Our learners manifested growth in an area we try to foster and commitment to our school’s philosophy and they should have been appropriately recognized for such deed. They manifested a sense of peaceful organization, community building, solidarity, and even coordinated their own spirit-wear day for a cause they felt strongly about. 
        After learning about how poorly 802 conducted themselves with a particular teacher on Friday, March 30, 2012, I thought it essential for all teachers that have 802 next to express their disapproval with how they handled themselves. I had mix math with the 8th graders which consists of some 801 and some 802 students. This gave me the opportunity to direct everyone’s attention to two different groups of students claiming to have faced a similar conflict only dealt with it in a completely different manner and thus attained completely distinct results.  
        As several students expressed themselves I casually wrote down on the board some key terms that they mentioned, (“so we protested”, “some one cussed at the teacher”, “everyone was laughing at the cuss”). After listening to them for a short while and getting past their façade of bravery, I brought their attention to how everyone managed to, passively and directly, allow the situation to grow out of control. I then had them all consider for a moment how one person would feel in front of a large group that is protesting against them, talking uncontrollably, cussing, and laughing out of control. They listened to each other say the following words, “sad”, “alone”, “confused”, “embarrassed”, “hurt”, “angry”, “scared”... As they listened to themselves say these words I saw much remorse and shame in their faces.  
        I reminded them that together we are very powerful, that we have the potential to destroy or heal the spirit of a person. I reminded them that they destroyed the spirit of this person whom was only trying to help them and they managed to look like cold hearted individuals in the process. I reminded them that they are not cold hearted individuals. I reminded them that they are great people, that this teacher is a great person and did not deserve any of what occurred. I reminded them that under no circumstances does a student cuss at a teacher or laugh when someone else does this. I reminded them that they collectively owe this teacher and themselves a sincere apology and a promise never to do something like this.   
        All this actually reminded me that the learners in A were cued-up to protest and one way or another they managed to do so. I wonder if this incident would have occurred if we were more nurturing about what they set out to initially protest about.


         Note: Letter ended there but it is important to note that instead of supporting students or at least allowing them a different outlet to demonstrate their sense of solidarity for their adolescent community, administration abruptly trampled on their passion and motivation by mandating that they cannot come to school dressed with hoodies, that candy and cans of drinks are not allowed in the building and will be confiscated if seen, and that they should just forget about what they have been planning to do. When students asked for an explanation they were unsympathetically told that the orders are not negotiable.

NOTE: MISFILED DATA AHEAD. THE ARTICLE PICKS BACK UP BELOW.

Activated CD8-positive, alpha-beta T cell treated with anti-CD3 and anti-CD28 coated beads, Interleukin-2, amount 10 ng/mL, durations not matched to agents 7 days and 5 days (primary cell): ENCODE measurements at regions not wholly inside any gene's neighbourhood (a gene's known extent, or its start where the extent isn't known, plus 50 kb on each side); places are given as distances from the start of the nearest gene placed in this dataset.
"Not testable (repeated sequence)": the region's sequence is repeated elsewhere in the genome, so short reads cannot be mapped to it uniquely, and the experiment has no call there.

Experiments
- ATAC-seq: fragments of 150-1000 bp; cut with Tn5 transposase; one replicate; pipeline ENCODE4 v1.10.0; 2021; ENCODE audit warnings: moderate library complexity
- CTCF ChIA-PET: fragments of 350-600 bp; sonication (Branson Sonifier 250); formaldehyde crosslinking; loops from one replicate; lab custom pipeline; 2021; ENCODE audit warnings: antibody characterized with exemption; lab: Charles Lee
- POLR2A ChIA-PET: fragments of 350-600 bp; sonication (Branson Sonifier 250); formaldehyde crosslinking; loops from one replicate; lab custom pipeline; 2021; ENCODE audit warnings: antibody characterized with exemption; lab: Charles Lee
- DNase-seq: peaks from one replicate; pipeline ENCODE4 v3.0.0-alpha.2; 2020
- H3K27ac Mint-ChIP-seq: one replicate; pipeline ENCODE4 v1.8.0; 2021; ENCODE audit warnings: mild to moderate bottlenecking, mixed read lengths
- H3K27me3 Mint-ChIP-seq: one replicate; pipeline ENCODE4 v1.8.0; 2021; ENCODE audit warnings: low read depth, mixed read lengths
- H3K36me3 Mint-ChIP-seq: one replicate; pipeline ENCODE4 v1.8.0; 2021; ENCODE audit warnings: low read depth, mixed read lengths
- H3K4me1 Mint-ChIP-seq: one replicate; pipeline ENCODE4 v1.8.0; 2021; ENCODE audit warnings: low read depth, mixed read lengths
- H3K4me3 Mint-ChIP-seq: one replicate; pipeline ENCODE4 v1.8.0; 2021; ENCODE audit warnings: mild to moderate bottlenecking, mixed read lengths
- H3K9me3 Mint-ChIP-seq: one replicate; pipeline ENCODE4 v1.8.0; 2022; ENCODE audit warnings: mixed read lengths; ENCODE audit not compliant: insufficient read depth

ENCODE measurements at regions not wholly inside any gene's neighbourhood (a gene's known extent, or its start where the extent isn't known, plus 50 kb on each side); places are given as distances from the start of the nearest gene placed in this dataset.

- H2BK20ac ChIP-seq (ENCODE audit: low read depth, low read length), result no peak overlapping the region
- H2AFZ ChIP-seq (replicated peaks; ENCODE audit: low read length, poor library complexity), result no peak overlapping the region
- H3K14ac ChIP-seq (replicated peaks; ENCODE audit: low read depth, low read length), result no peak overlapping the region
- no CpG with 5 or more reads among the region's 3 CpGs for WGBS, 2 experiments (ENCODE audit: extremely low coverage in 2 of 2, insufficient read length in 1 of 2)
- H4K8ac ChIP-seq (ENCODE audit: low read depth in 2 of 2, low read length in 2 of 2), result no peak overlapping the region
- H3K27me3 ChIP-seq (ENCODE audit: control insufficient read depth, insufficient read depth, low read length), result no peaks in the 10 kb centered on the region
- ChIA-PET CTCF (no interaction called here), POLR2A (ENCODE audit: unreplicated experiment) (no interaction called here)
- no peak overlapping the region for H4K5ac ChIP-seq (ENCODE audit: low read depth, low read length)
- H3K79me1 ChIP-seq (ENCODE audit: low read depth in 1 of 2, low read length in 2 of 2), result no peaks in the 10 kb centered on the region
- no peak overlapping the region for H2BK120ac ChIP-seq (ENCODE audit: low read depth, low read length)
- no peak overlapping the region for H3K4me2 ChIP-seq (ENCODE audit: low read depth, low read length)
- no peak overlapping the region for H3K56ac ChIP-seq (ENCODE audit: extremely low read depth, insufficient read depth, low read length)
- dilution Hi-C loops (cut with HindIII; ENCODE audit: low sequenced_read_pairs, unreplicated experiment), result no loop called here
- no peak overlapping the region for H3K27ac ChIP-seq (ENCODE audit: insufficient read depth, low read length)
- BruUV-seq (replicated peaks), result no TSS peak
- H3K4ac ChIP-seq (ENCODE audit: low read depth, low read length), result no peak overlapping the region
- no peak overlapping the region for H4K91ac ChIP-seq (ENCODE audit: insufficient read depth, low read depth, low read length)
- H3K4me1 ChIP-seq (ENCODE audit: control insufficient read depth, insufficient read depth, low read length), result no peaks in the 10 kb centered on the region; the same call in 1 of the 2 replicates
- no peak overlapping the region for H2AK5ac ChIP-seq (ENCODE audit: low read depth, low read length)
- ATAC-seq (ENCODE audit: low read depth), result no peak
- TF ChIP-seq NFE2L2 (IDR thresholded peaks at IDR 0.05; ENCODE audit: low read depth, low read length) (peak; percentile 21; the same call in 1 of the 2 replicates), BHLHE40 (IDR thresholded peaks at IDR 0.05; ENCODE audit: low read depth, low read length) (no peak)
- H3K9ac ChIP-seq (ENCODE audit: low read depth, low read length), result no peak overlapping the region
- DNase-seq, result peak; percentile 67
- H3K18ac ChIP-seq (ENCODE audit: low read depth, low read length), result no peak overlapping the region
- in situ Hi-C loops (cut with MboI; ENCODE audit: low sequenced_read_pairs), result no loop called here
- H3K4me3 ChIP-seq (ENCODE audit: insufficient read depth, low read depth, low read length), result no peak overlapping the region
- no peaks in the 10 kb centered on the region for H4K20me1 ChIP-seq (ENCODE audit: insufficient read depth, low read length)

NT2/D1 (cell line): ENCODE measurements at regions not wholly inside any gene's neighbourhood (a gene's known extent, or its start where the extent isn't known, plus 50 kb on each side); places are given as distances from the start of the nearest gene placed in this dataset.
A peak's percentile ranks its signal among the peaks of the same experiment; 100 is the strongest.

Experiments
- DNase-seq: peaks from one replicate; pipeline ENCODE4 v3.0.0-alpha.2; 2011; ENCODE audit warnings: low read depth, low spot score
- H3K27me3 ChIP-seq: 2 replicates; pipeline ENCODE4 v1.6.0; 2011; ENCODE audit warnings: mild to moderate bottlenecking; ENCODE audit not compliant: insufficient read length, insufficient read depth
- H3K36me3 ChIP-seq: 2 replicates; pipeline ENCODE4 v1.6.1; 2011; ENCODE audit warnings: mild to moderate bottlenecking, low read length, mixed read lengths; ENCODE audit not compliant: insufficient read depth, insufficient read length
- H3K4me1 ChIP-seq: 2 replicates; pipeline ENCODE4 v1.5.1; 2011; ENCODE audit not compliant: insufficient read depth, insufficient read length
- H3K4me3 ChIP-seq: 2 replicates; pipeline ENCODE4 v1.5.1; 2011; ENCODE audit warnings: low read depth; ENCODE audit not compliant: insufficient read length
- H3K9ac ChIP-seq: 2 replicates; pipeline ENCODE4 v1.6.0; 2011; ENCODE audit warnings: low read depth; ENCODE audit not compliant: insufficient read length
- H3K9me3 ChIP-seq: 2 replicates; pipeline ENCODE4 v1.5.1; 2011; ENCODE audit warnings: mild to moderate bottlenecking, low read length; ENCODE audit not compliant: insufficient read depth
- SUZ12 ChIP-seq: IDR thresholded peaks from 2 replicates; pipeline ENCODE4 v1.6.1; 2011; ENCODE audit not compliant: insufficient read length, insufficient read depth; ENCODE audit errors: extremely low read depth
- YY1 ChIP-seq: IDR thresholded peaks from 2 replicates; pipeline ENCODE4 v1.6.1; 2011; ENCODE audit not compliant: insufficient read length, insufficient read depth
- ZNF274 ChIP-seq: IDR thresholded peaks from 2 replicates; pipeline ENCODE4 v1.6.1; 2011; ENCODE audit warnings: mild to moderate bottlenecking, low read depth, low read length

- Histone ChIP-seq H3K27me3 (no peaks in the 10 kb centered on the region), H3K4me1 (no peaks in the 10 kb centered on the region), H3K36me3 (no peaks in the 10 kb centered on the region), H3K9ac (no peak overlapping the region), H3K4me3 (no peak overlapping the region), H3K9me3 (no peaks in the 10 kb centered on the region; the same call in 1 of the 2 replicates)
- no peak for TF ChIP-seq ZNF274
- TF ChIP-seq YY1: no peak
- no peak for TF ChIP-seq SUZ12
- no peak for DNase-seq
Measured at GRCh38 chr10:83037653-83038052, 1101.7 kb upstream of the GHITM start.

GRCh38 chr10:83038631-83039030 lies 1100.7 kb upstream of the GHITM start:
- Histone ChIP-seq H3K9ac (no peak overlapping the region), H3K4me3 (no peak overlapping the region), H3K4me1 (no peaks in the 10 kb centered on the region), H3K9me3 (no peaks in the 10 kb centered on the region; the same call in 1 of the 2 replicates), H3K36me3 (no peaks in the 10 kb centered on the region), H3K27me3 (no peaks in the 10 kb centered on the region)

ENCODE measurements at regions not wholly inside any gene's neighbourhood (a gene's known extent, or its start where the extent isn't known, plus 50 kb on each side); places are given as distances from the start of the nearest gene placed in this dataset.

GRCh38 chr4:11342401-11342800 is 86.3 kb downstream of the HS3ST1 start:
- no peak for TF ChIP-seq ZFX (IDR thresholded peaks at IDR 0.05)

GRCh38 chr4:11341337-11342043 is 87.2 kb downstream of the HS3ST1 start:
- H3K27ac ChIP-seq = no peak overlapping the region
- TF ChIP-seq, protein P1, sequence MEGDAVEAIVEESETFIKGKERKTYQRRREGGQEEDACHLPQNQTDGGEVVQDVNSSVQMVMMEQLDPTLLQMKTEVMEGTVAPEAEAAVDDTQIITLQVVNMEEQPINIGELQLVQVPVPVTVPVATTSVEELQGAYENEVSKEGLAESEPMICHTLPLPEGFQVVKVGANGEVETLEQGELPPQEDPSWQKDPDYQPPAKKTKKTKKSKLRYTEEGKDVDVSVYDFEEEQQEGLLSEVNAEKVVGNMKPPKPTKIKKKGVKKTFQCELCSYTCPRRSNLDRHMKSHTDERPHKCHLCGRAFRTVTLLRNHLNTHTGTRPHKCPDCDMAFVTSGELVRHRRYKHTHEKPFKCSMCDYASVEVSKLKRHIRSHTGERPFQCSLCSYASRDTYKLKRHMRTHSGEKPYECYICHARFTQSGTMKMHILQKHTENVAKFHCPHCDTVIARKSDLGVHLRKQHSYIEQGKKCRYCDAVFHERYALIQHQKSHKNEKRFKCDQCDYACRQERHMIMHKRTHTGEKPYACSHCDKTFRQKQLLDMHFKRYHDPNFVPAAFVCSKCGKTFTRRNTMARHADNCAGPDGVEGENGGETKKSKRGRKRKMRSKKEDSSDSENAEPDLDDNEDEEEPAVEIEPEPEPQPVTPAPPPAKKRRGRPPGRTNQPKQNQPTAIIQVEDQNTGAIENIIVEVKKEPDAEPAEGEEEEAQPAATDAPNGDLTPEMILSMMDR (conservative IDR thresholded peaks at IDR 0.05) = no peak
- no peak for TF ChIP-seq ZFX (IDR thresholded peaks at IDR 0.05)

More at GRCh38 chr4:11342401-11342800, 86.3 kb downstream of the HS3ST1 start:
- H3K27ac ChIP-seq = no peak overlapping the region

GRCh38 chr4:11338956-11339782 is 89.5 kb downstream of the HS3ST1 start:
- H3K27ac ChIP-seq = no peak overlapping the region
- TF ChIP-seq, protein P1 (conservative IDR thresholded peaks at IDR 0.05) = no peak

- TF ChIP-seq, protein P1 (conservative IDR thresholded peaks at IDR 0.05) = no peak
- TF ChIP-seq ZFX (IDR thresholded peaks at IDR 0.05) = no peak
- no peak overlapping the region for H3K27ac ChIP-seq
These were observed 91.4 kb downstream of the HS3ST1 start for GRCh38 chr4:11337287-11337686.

School's Vision (Mission Statement) -

"A" Dual Language School is a community of learners
that embraces the unique path of each individual.
Together we foster a sense of communal responsibility and
solidarity through the celebration of culture, language, and diversity.
Our children will move forward ready to meet the academic, social, and
human demands of the larger community, taking with them the
magic of discovery and the power of two languages.



Wednesday, February 19, 2014

"A journey...





Segregating Language by Color: Red for Spanish & Blue for English


Luis Angel Perez
Educational Research
Spring 2009


Abstract


        The purpose of this study was to explore the relationship between the colors in which written material (texts) are presented to students in a classroom setting and student behavior in the form of interest exhibited toward the presented texts. This experiment explores a long standing yet scientifically baseless practice in dual language schools; The practice of presenting English texts in the color blue and Spanish texts in the color red. I investigated this practice to gain a better understand of how it actually relates to a learner’s interests and needs. The investigated hypothesis was that students will demonstrate a greater preference to work with texts in multi-colors over texts presented to them all in one color, either all in red or all in blue. Additionally, learners will demonstrate a preference for multi-color texts despite the language in which the texts are presented, either in Spanish or in English. This study shows that students are indeed more interested in working with texts that are presented to them in multicolor over texts presented all in red or all in blue. 
                     



Table of Contents




Introduction ………………………………………………………………......…3



Methodology …...……………………………………………………………..…8



Findings & Analysis ……..………………………………………………..….12



Conclusion & Implications……………………………………………………...15



Reference………………………………………………………………………..17



Appendix…………………………………………………………………….......18




 Introduction